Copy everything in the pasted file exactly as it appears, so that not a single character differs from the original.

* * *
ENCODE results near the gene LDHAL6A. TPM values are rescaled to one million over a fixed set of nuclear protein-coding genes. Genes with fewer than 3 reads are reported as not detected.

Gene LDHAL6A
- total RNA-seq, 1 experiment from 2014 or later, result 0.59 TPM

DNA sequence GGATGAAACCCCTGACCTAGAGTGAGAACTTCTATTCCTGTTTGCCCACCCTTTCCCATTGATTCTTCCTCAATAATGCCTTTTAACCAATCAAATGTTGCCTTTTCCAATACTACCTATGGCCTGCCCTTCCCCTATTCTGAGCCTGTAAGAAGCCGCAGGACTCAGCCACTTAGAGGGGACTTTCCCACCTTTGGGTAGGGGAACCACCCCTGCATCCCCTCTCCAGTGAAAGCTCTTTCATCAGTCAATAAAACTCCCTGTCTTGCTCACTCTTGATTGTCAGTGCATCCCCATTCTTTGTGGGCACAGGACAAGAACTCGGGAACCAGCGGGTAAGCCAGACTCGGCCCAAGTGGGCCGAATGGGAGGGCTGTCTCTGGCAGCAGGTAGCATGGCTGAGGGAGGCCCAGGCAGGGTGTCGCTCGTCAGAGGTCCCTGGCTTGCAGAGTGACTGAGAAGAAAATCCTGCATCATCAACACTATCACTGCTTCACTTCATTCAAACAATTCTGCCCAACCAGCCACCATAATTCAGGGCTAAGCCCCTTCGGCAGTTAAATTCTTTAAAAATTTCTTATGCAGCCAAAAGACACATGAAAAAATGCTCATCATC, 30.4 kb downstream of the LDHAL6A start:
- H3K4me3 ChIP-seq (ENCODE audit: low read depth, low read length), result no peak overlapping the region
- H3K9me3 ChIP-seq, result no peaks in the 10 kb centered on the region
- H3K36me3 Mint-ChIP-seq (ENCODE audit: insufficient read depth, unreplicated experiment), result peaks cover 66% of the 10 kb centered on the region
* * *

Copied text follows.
ENCODE results near the gene LDHAL6A. TPM values are rescaled to one million over a fixed set of nuclear protein-coding genes. Genes with fewer than 3 reads are reported as not detected.

Gene LDHAL6A
- total RNA-seq, 1 experiment from 2014 or later, result 0.59 TPM

DNA sequence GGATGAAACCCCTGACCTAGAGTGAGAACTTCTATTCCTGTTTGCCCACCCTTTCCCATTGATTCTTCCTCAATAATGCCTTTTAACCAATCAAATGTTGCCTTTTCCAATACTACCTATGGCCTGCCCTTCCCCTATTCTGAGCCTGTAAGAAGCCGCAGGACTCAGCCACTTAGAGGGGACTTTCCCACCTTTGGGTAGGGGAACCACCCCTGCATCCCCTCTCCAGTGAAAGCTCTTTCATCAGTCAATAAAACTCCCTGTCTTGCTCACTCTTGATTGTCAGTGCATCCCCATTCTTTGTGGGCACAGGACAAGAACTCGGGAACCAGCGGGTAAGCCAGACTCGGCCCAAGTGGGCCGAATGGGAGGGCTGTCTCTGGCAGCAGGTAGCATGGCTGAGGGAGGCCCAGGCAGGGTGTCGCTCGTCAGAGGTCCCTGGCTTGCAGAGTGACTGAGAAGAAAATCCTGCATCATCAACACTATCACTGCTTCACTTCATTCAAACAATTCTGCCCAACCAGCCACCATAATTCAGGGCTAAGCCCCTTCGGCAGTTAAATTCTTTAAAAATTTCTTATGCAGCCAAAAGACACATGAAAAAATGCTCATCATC, 30.4 kb downstream of the LDHAL6A start:
- H3K4me3 ChIP-seq (ENCODE audit: low read depth, low read length), result no peak overlapping the region
- H3K9me3 ChIP-seq, result no peaks in the 10 kb centered on the region
- H3K36me3 Mint-ChIP-seq (ENCODE audit: insufficient read depth, unreplicated experiment), result peaks cover 66% of the 10 kb centered on the region